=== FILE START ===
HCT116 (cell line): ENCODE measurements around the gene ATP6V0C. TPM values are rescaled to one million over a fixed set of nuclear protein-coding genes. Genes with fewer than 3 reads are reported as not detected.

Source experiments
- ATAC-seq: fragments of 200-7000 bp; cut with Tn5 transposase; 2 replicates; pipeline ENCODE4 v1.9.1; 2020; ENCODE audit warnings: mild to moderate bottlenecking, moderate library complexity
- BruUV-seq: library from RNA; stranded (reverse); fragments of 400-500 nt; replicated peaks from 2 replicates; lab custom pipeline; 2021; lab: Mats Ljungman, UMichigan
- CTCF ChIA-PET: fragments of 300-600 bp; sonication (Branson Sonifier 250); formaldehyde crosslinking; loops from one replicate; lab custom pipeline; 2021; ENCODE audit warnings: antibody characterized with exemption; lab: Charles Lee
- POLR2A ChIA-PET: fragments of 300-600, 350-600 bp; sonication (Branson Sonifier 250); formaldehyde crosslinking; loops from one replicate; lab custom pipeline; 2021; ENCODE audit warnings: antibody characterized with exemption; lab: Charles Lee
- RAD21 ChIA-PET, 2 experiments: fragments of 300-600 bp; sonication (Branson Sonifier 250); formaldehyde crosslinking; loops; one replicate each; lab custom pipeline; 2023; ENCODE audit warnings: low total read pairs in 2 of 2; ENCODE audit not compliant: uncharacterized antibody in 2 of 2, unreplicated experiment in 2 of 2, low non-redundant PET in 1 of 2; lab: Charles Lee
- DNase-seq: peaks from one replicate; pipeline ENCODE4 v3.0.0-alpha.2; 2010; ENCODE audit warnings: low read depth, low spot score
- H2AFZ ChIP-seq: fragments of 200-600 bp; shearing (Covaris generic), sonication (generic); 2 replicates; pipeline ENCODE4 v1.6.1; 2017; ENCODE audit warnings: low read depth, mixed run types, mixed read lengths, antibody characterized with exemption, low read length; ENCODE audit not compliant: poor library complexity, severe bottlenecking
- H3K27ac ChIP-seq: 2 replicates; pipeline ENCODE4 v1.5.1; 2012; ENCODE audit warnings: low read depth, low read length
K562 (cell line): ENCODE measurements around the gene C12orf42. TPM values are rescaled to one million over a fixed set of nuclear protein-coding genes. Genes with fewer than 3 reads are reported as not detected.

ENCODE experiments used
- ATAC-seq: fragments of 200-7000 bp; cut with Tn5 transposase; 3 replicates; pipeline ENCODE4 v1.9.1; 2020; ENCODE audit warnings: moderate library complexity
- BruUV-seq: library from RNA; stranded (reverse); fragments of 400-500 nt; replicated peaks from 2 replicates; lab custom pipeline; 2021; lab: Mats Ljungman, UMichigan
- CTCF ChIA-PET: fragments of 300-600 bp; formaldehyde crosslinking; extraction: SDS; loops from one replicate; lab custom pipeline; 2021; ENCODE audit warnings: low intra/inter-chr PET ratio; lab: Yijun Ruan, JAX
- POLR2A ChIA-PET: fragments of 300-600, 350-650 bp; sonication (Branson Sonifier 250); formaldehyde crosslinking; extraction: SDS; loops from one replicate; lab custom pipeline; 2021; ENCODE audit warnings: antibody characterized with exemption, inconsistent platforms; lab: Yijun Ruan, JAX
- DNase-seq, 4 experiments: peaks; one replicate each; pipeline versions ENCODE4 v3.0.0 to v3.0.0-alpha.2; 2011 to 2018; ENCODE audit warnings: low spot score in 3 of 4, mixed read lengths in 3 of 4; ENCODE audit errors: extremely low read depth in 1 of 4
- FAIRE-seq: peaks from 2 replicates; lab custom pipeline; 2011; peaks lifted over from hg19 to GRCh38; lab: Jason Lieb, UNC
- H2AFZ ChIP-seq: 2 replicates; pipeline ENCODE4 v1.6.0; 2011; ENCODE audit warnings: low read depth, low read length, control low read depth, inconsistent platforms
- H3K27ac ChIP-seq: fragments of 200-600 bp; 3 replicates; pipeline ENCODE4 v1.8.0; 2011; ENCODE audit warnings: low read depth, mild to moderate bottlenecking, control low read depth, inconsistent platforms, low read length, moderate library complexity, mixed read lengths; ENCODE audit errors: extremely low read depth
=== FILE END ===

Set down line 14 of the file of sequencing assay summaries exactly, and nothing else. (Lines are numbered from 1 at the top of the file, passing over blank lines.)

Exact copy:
- BruUV-seq: library from RNA; stranded (reverse); fragments of 400-500 nt; replicated peaks from 2 replicates; lab custom pipeline; 2021; lab: Mats Ljungman, UMichigan